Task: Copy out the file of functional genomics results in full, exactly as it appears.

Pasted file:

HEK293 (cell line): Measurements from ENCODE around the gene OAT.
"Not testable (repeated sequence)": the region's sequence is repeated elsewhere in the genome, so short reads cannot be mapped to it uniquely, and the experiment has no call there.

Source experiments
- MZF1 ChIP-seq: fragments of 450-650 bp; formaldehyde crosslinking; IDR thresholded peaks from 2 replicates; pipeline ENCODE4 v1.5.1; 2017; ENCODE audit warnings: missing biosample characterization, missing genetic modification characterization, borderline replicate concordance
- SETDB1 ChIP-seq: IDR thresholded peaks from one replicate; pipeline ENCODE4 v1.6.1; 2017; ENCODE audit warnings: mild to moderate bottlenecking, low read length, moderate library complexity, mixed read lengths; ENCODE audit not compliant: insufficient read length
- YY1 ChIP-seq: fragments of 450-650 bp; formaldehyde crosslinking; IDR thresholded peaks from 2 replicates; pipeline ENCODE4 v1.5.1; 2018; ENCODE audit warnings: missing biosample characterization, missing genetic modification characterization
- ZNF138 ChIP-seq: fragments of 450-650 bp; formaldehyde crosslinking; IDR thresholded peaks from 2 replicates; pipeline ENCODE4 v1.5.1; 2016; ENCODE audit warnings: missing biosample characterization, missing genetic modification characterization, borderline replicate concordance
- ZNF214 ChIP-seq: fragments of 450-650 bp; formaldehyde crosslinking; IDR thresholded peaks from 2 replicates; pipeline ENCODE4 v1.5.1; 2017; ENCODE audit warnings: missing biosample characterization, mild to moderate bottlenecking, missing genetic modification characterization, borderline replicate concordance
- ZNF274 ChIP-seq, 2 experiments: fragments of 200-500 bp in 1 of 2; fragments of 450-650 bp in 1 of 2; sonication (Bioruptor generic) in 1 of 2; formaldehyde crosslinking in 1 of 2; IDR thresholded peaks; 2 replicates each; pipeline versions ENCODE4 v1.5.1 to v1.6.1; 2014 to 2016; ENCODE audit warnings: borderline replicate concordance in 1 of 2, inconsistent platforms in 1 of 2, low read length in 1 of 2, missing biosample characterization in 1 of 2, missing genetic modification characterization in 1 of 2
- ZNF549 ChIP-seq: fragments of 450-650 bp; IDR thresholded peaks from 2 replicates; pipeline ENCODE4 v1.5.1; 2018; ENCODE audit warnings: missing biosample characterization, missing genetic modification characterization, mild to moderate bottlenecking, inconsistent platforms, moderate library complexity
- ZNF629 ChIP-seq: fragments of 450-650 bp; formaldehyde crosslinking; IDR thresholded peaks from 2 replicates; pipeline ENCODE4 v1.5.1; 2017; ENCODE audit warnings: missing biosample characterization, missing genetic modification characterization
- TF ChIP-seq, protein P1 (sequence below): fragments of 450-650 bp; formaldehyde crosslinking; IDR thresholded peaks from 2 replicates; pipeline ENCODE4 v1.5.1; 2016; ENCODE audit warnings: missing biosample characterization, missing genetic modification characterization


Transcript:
HEK293 (cell line): Measurements from ENCODE around the gene OAT.
"Not testable (repeated sequence)": the region's sequence is repeated elsewhere in the genome, so short reads cannot be mapped to it uniquely, and the experiment has no call there.

Source experiments
- MZF1 ChIP-seq: fragments of 450-650 bp; formaldehyde crosslinking; IDR thresholded peaks from 2 replicates; pipeline ENCODE4 v1.5.1; 2017; ENCODE audit warnings: missing biosample characterization, missing genetic modification characterization, borderline replicate concordance
- SETDB1 ChIP-seq: IDR thresholded peaks from one replicate; pipeline ENCODE4 v1.6.1; 2017; ENCODE audit warnings: mild to moderate bottlenecking, low read length, moderate library complexity, mixed read lengths; ENCODE audit not compliant: insufficient read length
- YY1 ChIP-seq: fragments of 450-650 bp; formaldehyde crosslinking; IDR thresholded peaks from 2 replicates; pipeline ENCODE4 v1.5.1; 2018; ENCODE audit warnings: missing biosample characterization, missing genetic modification characterization
- ZNF138 ChIP-seq: fragments of 450-650 bp; formaldehyde crosslinking; IDR thresholded peaks from 2 replicates; pipeline ENCODE4 v1.5.1; 2016; ENCODE audit warnings: missing biosample characterization, missing genetic modification characterization, borderline replicate concordance
- ZNF214 ChIP-seq: fragments of 450-650 bp; formaldehyde crosslinking; IDR thresholded peaks from 2 replicates; pipeline ENCODE4 v1.5.1; 2017; ENCODE audit warnings: missing biosample characterization, mild to moderate bottlenecking, missing genetic modification characterization, borderline replicate concordance
- ZNF274 ChIP-seq, 2 experiments: fragments of 200-500 bp in 1 of 2; fragments of 450-650 bp in 1 of 2; sonication (Bioruptor generic) in 1 of 2; formaldehyde crosslinking in 1 of 2; IDR thresholded peaks; 2 replicates each; pipeline versions ENCODE4 v1.5.1 to v1.6.1; 2014 to 2016; ENCODE audit warnings: borderline replicate concordance in 1 of 2, inconsistent platforms in 1 of 2, low read length in 1 of 2, missing biosample characterization in 1 of 2, missing genetic modification characterization in 1 of 2
- ZNF549 ChIP-seq: fragments of 450-650 bp; IDR thresholded peaks from 2 replicates; pipeline ENCODE4 v1.5.1; 2018; ENCODE audit warnings: missing biosample characterization, missing genetic modification characterization, mild to moderate bottlenecking, inconsistent platforms, moderate library complexity
- ZNF629 ChIP-seq: fragments of 450-650 bp; formaldehyde crosslinking; IDR thresholded peaks from 2 replicates; pipeline ENCODE4 v1.5.1; 2017; ENCODE audit warnings: missing biosample characterization, missing genetic modification characterization
- TF ChIP-seq, protein P1 (sequence below): fragments of 450-650 bp; formaldehyde crosslinking; IDR thresholded peaks from 2 replicates; pipeline ENCODE4 v1.5.1; 2016; ENCODE audit warnings: missing biosample characterization, missing genetic modification characterization